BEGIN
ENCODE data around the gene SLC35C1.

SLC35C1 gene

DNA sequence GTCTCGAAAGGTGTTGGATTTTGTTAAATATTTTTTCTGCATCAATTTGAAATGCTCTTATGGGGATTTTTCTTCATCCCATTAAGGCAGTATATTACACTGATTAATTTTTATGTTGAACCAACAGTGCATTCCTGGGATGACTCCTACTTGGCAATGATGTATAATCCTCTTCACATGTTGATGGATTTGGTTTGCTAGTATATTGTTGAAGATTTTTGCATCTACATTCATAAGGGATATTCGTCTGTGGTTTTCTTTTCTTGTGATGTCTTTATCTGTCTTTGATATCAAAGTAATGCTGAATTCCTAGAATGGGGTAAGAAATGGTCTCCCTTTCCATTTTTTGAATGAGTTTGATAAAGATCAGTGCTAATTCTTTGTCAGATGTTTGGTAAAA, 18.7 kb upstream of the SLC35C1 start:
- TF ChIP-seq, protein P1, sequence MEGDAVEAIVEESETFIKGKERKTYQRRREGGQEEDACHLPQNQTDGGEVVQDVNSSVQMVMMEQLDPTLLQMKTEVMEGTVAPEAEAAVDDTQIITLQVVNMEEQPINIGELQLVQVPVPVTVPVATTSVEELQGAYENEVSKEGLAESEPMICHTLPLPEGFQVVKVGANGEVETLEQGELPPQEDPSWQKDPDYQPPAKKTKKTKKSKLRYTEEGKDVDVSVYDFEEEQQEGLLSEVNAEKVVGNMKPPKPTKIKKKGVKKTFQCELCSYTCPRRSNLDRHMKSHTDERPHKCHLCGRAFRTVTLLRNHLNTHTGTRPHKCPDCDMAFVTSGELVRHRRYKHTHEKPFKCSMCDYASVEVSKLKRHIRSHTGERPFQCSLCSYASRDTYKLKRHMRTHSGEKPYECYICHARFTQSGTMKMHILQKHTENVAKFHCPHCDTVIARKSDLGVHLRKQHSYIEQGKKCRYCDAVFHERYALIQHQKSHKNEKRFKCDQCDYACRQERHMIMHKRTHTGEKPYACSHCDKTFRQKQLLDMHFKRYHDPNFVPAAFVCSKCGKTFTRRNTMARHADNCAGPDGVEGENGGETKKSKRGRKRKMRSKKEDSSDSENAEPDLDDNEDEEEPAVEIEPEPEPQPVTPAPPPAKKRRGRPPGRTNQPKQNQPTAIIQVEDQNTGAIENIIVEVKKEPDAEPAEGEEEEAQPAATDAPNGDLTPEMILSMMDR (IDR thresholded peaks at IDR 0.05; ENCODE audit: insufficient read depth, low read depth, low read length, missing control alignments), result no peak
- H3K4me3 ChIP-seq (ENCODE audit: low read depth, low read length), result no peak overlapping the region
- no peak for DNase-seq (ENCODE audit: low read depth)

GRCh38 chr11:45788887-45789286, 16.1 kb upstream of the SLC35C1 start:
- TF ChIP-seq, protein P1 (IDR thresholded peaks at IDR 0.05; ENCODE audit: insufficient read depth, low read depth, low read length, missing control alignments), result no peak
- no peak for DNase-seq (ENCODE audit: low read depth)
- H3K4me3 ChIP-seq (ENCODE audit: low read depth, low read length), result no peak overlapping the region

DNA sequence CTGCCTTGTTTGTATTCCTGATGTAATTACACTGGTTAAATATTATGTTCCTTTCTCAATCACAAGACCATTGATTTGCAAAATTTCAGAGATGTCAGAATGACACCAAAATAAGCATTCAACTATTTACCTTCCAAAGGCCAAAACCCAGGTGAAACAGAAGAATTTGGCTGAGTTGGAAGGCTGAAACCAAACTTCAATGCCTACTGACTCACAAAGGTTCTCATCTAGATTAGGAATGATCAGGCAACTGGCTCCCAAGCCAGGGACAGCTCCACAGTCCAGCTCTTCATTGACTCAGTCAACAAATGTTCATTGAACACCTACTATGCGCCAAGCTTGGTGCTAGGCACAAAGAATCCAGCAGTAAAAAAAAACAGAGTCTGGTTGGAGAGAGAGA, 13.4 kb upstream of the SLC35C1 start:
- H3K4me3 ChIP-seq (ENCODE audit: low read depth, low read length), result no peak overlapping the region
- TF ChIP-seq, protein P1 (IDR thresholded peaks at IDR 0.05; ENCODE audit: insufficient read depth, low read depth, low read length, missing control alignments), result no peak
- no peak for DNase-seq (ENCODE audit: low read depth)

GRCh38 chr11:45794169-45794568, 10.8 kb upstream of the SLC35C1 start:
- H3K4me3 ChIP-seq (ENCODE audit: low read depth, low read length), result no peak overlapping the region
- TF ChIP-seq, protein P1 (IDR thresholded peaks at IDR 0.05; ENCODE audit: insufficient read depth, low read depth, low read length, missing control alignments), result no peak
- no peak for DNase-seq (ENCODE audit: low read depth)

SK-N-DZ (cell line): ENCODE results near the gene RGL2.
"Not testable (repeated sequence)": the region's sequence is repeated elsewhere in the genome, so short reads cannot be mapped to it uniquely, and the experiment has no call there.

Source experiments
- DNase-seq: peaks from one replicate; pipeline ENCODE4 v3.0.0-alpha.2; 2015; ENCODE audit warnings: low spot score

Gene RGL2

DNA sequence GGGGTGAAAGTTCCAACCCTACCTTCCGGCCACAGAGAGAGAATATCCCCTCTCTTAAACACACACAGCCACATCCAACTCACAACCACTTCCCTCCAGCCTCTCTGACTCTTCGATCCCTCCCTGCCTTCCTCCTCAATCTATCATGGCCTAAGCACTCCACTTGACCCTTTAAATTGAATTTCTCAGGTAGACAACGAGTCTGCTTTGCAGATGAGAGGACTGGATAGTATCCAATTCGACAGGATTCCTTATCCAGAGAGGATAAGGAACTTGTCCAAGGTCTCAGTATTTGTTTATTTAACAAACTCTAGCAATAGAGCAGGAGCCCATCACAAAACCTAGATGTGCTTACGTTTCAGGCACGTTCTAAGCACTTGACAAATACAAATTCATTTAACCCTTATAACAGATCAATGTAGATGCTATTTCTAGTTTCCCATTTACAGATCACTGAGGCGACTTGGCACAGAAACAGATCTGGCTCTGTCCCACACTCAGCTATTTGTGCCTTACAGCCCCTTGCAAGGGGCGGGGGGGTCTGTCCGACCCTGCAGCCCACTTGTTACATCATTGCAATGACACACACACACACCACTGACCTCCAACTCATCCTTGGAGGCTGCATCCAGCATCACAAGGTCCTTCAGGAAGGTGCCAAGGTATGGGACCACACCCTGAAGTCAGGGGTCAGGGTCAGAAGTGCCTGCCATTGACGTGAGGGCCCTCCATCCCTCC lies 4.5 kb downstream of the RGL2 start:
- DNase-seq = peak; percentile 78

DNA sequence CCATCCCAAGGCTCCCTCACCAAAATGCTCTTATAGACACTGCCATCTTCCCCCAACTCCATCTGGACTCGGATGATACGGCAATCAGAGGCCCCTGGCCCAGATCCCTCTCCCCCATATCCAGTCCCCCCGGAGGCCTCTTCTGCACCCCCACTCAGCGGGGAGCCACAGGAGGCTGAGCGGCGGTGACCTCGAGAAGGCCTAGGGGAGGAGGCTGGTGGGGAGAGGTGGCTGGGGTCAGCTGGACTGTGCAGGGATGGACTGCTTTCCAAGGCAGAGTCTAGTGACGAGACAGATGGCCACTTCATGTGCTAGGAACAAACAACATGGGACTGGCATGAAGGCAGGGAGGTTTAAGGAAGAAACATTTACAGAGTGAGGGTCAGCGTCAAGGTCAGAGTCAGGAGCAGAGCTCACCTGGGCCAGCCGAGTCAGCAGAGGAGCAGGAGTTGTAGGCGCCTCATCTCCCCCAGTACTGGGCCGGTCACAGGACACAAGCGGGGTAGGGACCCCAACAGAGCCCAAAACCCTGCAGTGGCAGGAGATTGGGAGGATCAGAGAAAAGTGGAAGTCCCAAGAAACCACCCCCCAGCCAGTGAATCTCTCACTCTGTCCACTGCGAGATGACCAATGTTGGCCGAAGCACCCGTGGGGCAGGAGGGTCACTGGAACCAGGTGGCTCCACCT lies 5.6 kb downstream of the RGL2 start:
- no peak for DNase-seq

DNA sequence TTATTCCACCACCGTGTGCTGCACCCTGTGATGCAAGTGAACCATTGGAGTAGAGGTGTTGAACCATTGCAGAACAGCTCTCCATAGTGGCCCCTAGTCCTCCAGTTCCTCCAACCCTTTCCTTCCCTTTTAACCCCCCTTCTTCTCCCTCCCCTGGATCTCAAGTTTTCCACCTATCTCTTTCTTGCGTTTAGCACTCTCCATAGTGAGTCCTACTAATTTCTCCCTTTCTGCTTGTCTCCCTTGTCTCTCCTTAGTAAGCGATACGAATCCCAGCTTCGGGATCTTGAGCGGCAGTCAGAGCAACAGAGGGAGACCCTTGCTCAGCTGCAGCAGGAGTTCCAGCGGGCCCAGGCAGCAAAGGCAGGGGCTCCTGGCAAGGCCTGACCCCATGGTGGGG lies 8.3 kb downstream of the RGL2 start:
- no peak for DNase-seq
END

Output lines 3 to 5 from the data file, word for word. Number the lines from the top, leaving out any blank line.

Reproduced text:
DNA sequence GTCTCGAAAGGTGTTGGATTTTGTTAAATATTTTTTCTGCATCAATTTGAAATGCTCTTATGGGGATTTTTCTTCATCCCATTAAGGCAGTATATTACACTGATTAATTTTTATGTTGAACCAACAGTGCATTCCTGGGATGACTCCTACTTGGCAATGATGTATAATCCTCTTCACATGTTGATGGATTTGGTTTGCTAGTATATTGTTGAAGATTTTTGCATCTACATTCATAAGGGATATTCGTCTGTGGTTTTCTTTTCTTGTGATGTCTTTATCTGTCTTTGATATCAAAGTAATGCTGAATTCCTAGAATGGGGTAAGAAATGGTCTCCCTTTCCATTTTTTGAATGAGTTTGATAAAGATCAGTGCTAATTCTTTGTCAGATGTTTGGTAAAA, 18.7 kb upstream of the SLC35C1 start:
- TF ChIP-seq, protein P1, sequence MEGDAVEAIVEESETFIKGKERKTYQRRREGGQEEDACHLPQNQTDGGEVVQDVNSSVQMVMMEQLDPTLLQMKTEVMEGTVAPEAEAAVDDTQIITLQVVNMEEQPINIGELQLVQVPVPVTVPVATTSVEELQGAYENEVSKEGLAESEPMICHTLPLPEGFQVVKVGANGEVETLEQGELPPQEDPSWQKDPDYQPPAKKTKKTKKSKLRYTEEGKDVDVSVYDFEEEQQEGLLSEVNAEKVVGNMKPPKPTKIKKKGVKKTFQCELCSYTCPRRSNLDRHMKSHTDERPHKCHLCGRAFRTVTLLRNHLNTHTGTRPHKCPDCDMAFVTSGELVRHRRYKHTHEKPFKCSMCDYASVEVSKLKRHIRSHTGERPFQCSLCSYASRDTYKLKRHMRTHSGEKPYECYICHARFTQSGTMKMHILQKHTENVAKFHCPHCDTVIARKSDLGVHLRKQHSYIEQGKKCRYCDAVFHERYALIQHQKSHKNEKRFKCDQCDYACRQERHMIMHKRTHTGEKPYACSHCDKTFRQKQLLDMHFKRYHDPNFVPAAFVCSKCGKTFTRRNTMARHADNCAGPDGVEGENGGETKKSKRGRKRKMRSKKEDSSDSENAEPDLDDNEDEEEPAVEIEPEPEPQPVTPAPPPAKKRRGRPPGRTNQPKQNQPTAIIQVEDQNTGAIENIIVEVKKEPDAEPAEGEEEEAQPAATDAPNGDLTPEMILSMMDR (IDR thresholded peaks at IDR 0.05; ENCODE audit: insufficient read depth, low read depth, low read length, missing control alignments), result no peak
- H3K4me3 ChIP-seq (ENCODE audit: low read depth, low read length), result no peak overlapping the region